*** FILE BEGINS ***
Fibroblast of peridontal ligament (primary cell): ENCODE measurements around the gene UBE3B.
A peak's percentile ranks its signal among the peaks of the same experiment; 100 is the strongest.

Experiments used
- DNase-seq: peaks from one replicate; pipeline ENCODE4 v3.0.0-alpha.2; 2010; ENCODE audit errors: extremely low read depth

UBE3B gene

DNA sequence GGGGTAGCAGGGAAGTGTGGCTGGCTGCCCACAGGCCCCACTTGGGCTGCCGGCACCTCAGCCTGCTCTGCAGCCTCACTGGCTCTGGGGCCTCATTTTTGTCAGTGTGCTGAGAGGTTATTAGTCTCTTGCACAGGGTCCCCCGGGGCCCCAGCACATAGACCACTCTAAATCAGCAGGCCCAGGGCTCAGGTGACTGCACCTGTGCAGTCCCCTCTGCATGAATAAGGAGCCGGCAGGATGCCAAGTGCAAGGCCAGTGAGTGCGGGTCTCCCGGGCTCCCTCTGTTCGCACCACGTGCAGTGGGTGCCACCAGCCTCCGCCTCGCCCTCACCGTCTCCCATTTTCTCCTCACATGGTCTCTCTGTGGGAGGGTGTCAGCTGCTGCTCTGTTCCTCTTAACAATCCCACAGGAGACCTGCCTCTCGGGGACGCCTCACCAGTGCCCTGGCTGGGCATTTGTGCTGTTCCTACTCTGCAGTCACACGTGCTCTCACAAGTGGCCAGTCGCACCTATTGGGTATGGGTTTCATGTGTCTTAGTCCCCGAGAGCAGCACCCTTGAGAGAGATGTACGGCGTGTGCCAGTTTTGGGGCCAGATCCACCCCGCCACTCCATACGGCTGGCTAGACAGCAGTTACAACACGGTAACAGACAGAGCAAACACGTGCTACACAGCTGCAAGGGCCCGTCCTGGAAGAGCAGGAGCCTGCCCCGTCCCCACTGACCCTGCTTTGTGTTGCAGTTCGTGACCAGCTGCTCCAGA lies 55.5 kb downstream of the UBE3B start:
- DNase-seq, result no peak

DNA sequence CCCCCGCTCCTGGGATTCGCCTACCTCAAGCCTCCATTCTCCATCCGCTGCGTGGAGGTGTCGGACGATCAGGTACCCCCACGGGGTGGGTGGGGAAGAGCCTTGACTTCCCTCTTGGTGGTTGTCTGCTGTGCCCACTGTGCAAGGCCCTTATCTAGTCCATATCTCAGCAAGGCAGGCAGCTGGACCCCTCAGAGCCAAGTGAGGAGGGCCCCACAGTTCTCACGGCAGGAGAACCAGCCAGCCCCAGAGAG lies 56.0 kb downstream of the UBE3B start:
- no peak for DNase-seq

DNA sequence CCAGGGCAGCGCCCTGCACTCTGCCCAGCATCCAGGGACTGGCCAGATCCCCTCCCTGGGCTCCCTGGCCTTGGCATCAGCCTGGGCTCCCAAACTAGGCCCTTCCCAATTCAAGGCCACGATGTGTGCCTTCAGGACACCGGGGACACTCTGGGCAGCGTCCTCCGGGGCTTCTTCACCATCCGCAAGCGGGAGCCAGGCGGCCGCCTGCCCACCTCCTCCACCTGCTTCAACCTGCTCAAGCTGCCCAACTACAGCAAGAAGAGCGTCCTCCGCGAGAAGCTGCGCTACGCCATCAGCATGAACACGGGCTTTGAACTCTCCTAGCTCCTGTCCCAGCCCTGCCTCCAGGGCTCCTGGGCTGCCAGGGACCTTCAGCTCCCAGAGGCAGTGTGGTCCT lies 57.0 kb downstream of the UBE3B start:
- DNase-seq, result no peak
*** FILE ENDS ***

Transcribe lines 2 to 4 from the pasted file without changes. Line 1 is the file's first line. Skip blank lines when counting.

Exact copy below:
A peak's percentile ranks its signal among the peaks of the same experiment; 100 is the strongest.

Experiments used
- DNase-seq: peaks from one replicate; pipeline ENCODE4 v3.0.0-alpha.2; 2010; ENCODE audit errors: extremely low read depth